Yang also pointed to the success of the nationwide airport protests in response to Trump’s executive order limiting refugees and immigration from seven Muslim-majority countries.
“The opposition to the executive order had more concrete goals,” Yang said. “Yes, it was to express outrage ― how can our country have such an order that goes against our values ― but it also had a concrete goal to resist the order, and to ensure it would be invalidated. In that sense, it was a successful mobilization.”
Trump’s executive order has been mired in political and legal challenges. Trump said last week that his administration would issue a new order on immigration to bypass previous judicial blocks.
Recent protests recall the radical movements of the 1960s and early 1970s, according to Yang, when street demonstrations were a common and powerful tool for change. But those radical movements also eventually ran out of steam.
“American political culture underwent a deep transformation,” Yang said. “More and more, citizens’ expressed opposition has become less radical, much more reliant on institutional forms of participation, like calling reps or [volunteering] through nonprofits ― partly reflecting the exhaustion of radical politics.”
For today’s movement to be successful, according to Yang, activists need to use a combination of tactics, and remember some key lessons from the 1960s.
“People should use different forms of action in combination: Some are calling reps, some are joining rallies, and that’s important,” Yang said. “Historically [looking] in the 1960s, when mass-scale protests keep happening, there are occasions where violence will happen, and this is something protesters want to watch out for. Nonviolent forms of protest are always more effective.”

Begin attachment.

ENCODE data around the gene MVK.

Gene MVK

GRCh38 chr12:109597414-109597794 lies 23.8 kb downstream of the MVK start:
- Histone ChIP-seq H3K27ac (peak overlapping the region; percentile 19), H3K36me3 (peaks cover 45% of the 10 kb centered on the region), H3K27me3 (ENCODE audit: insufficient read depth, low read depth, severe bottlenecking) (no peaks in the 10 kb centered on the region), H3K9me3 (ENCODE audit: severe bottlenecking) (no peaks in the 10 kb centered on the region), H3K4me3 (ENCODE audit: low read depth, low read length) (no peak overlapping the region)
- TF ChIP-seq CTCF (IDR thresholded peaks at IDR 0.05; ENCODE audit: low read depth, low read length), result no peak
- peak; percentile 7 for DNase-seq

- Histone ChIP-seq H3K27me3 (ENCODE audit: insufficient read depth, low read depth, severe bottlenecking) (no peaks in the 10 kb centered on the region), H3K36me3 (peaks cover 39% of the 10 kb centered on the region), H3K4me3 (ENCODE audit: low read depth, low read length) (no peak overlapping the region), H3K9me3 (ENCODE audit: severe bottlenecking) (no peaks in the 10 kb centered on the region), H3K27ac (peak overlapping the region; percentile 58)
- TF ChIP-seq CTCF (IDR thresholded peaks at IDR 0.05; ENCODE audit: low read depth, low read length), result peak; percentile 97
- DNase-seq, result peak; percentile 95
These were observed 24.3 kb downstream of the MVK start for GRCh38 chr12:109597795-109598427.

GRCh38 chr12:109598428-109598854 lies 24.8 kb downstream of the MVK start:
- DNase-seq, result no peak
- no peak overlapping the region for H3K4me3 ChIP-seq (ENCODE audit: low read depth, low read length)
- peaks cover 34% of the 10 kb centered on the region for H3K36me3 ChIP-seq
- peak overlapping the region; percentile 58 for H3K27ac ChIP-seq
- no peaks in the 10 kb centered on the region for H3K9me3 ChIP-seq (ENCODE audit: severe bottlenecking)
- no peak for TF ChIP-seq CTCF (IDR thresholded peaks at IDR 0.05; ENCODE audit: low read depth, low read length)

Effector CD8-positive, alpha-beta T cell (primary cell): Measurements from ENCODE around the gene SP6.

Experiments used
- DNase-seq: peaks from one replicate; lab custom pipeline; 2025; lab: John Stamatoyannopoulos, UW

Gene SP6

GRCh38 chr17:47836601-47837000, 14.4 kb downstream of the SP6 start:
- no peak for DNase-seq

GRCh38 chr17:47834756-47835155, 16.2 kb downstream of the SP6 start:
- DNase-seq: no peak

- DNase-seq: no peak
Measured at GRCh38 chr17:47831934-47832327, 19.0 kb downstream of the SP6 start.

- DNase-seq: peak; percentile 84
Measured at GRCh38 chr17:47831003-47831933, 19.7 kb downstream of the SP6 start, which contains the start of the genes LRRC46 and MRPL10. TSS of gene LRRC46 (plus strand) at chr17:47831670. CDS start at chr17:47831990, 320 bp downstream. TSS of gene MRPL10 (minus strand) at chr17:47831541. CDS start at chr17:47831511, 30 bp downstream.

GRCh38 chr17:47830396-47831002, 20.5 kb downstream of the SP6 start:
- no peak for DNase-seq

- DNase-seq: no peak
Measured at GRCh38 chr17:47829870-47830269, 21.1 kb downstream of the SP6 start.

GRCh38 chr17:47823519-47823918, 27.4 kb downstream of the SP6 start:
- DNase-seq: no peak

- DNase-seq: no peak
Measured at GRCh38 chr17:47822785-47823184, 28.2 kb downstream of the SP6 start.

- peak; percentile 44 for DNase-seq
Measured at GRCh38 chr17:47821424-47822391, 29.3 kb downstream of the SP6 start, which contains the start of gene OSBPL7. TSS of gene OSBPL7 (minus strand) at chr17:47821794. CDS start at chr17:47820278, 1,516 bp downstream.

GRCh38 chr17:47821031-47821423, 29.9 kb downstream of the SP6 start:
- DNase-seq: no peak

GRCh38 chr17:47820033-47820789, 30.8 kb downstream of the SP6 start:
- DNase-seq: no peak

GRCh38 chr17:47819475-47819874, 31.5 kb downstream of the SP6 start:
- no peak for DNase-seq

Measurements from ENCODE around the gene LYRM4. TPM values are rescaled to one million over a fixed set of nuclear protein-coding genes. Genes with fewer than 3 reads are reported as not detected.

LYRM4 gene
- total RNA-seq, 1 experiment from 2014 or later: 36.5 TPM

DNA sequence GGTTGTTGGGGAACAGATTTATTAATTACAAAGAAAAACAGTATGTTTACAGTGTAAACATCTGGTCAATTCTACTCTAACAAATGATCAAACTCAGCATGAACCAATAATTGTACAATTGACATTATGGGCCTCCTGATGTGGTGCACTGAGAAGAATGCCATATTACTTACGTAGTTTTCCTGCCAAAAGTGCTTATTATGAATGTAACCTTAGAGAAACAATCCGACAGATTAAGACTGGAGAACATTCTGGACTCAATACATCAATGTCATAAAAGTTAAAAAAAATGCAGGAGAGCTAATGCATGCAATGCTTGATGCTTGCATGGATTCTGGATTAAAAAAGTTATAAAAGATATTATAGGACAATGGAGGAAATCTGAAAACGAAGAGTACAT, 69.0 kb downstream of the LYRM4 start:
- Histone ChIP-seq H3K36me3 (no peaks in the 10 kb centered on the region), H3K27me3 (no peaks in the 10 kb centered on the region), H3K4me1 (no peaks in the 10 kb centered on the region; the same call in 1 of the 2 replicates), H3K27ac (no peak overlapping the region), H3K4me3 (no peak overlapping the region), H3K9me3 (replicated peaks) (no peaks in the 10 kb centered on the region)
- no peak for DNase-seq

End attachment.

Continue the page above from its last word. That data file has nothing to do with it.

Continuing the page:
“And large-scale rallies are tiring,” Yang added. “You can’t go for hours every week, people have families ― so it comes down to organizing a sustainable movement, to build communities where even when there aren’t large-scale activities, people still have support and can share ideas.”
Ariel Edwards-Levy contributed reporting.
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The HuffPost/YouGov poll consisted of 1,000 completed interviews conducted Feb. 1 to Feb. 3 among U.S. adults, using a sample selected from YouGov’s opt-in online panel to match the demographics and other characteristics of the adult U.S. population.
The Huffington Post has teamed up with YouGov to conduct daily opinion polls.You can learn more about this project and take part in YouGov’s nationally representative opinion polling. Data from all HuffPost/YouGov polls can be found here. More details on the polls’ methodology are available here.
Most surveys report a margin of error that represents some, but not all, potential survey errors. YouGov’s reports include a model-based margin of error, which rests on a specific set of statistical assumptions about the selected sample, rather than the standard methodology for random probability sampling. If these assumptions are wrong, the model-based margin of error may also be inaccurate. Click here for a more detailed explanation of the model-based margin of error.